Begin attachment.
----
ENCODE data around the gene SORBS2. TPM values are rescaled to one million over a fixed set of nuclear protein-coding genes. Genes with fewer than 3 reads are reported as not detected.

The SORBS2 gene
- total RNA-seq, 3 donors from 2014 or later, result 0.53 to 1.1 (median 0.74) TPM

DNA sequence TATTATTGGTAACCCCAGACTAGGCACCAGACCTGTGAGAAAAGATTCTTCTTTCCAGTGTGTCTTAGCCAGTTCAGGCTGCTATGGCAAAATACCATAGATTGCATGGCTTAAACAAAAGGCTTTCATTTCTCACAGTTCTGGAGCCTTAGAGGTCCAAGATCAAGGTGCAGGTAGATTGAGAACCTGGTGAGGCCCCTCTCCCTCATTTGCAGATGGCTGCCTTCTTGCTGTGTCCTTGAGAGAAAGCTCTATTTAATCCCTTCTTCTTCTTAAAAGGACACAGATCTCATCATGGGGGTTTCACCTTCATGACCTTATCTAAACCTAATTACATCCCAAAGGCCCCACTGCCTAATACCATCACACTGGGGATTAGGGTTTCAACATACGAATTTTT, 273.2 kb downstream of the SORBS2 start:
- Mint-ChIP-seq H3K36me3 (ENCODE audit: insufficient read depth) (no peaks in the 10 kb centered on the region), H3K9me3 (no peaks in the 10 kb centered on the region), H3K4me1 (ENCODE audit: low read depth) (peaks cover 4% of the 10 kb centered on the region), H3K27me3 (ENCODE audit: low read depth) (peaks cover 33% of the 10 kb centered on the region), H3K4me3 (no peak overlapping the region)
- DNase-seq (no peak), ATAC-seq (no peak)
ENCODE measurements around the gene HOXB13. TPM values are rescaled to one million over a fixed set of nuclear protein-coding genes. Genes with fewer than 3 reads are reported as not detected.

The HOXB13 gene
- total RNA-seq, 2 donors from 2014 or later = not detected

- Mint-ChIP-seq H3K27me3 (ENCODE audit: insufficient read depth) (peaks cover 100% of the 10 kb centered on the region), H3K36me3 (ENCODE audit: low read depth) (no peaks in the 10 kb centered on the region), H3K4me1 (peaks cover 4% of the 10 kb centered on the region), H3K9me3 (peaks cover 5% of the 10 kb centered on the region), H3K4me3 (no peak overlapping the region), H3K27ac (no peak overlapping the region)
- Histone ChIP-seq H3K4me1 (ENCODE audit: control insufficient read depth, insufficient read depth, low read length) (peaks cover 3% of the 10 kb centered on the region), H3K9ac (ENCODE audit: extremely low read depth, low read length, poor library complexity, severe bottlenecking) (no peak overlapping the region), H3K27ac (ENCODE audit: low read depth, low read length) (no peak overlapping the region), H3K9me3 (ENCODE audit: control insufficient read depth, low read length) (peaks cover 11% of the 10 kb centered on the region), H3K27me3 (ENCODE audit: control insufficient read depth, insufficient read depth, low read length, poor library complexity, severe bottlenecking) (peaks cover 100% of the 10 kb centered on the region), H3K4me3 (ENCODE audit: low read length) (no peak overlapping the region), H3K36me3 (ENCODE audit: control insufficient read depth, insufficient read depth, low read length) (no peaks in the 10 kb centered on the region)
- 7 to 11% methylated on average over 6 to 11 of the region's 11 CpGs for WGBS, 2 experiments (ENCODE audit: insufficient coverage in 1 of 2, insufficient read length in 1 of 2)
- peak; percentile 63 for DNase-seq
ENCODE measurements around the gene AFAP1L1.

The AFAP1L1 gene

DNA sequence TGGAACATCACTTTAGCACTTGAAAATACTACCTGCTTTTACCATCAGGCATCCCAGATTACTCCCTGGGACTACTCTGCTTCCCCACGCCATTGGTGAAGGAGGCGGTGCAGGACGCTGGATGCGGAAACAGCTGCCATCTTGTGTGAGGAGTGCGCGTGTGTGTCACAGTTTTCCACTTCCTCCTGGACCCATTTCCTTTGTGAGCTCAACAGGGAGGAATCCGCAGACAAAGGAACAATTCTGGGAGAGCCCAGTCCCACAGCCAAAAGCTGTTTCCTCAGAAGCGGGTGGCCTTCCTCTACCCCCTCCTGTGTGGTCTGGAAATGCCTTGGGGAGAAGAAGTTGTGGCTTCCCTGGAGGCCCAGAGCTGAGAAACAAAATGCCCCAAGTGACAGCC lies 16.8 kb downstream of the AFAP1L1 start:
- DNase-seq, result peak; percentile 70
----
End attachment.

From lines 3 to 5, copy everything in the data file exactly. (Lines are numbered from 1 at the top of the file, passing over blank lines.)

- total RNA-seq, 3 donors from 2014 or later, result 0.53 to 1.1 (median 0.74) TPM

DNA sequence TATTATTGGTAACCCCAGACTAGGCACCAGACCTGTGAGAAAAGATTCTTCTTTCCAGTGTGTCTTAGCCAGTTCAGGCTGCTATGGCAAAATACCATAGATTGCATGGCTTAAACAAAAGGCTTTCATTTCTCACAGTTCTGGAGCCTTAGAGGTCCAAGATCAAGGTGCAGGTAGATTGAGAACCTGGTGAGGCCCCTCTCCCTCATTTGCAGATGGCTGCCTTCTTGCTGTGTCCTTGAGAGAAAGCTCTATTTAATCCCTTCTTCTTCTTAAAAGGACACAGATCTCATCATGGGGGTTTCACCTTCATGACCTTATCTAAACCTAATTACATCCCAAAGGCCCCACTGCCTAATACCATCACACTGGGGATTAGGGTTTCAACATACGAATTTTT, 273.2 kb downstream of the SORBS2 start:
- Mint-ChIP-seq H3K36me3 (ENCODE audit: insufficient read depth) (no peaks in the 10 kb centered on the region), H3K9me3 (no peaks in the 10 kb centered on the region), H3K4me1 (ENCODE audit: low read depth) (peaks cover 4% of the 10 kb centered on the region), H3K27me3 (ENCODE audit: low read depth) (peaks cover 33% of the 10 kb centered on the region), H3K4me3 (no peak overlapping the region)